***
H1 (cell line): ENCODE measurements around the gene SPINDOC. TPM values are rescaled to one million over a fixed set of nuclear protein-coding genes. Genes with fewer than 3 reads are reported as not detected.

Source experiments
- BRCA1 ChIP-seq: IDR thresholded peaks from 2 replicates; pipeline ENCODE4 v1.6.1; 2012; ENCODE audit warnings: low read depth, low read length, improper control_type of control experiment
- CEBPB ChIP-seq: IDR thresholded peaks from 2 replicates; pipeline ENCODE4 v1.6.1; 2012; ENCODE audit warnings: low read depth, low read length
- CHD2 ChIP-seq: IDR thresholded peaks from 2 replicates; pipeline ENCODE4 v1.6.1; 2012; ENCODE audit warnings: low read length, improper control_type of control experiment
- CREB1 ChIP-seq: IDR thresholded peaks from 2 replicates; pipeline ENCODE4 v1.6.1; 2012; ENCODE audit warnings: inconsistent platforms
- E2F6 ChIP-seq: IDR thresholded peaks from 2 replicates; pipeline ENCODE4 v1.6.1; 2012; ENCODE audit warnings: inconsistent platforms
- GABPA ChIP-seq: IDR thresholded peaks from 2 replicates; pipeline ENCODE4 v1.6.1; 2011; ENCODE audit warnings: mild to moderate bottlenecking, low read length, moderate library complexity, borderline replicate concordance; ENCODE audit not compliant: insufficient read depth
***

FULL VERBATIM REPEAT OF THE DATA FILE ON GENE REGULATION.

H1 (cell line): ENCODE measurements around the gene SPINDOC. TPM values are rescaled to one million over a fixed set of nuclear protein-coding genes. Genes with fewer than 3 reads are reported as not detected.

Source experiments
- BRCA1 ChIP-seq: IDR thresholded peaks from 2 replicates; pipeline ENCODE4 v1.6.1; 2012; ENCODE audit warnings: low read depth, low read length, improper control_type of control experiment
- CEBPB ChIP-seq: IDR thresholded peaks from 2 replicates; pipeline ENCODE4 v1.6.1; 2012; ENCODE audit warnings: low read depth, low read length
- CHD2 ChIP-seq: IDR thresholded peaks from 2 replicates; pipeline ENCODE4 v1.6.1; 2012; ENCODE audit warnings: low read length, improper control_type of control experiment
- CREB1 ChIP-seq: IDR thresholded peaks from 2 replicates; pipeline ENCODE4 v1.6.1; 2012; ENCODE audit warnings: inconsistent platforms
- E2F6 ChIP-seq: IDR thresholded peaks from 2 replicates; pipeline ENCODE4 v1.6.1; 2012; ENCODE audit warnings: inconsistent platforms
- GABPA ChIP-seq: IDR thresholded peaks from 2 replicates; pipeline ENCODE4 v1.6.1; 2011; ENCODE audit warnings: mild to moderate bottlenecking, low read length, moderate library complexity, borderline replicate concordance; ENCODE audit not compliant: insufficient read depth